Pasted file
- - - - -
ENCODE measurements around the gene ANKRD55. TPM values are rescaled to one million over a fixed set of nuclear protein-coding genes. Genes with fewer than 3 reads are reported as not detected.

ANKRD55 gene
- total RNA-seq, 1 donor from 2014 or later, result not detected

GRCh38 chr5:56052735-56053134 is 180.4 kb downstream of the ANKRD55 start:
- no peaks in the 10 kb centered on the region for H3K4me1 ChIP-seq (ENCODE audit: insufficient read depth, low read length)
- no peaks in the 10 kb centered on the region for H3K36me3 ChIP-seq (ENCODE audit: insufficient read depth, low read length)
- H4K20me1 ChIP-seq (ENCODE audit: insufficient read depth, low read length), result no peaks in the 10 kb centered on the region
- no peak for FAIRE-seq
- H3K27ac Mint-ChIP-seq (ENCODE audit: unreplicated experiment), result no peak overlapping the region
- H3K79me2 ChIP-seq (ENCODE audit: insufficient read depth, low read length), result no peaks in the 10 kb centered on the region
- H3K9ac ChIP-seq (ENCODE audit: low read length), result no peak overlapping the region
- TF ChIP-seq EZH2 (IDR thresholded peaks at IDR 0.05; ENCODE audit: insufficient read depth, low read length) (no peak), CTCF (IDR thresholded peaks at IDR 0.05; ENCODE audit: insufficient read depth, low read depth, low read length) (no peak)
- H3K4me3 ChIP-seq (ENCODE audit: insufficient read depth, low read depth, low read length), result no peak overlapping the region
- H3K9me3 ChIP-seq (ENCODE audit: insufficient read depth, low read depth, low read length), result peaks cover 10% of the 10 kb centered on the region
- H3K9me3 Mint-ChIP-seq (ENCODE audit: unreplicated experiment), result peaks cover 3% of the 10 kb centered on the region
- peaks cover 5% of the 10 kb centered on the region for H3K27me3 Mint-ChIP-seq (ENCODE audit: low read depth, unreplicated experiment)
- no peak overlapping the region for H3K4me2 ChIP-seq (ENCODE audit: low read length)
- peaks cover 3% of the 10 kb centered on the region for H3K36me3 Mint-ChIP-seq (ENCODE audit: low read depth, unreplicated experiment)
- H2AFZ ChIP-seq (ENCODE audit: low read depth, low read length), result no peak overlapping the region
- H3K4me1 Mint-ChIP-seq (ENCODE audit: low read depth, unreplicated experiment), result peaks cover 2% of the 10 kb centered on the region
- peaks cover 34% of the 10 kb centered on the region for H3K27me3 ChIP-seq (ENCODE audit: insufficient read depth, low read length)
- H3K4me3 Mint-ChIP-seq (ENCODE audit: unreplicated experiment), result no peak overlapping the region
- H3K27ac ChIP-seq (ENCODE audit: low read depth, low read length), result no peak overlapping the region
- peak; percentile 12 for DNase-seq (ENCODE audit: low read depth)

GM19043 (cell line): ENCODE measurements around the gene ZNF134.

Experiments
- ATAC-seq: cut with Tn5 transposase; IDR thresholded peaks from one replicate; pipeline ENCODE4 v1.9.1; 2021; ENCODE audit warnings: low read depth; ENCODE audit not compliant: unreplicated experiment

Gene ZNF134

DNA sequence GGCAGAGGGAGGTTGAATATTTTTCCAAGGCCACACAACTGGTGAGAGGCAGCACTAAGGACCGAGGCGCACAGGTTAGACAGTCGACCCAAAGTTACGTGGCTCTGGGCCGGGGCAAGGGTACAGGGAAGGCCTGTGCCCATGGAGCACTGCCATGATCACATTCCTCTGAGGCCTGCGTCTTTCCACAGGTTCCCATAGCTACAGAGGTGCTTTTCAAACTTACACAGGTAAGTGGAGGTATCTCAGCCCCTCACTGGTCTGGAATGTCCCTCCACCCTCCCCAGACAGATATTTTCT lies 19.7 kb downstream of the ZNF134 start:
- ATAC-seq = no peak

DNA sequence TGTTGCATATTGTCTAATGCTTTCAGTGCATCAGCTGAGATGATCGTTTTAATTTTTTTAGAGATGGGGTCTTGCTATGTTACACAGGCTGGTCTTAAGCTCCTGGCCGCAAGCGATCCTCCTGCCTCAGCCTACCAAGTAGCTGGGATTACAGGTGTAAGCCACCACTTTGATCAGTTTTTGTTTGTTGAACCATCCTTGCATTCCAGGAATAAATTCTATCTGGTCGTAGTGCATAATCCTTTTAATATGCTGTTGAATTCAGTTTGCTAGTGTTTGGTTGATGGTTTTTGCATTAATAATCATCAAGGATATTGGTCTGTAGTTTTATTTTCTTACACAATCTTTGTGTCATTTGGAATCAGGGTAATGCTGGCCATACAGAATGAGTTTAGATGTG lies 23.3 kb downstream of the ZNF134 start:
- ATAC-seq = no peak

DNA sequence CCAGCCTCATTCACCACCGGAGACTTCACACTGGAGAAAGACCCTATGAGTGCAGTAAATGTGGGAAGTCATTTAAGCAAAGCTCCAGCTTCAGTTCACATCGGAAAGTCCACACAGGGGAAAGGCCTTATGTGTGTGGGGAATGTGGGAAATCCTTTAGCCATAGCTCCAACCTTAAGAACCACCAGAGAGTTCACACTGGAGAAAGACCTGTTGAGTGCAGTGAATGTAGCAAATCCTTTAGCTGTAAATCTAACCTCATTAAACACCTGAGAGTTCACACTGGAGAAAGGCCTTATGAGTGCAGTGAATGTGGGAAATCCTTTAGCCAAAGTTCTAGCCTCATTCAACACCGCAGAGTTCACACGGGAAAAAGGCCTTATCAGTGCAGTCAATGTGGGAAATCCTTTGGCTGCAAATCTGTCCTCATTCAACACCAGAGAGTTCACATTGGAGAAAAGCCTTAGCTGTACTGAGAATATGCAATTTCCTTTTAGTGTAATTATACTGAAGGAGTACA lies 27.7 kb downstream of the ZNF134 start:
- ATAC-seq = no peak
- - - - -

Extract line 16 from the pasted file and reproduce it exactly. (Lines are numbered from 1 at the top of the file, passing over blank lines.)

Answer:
- peaks cover 5% of the 10 kb centered on the region for H3K27me3 Mint-ChIP-seq (ENCODE audit: low read depth, unreplicated experiment)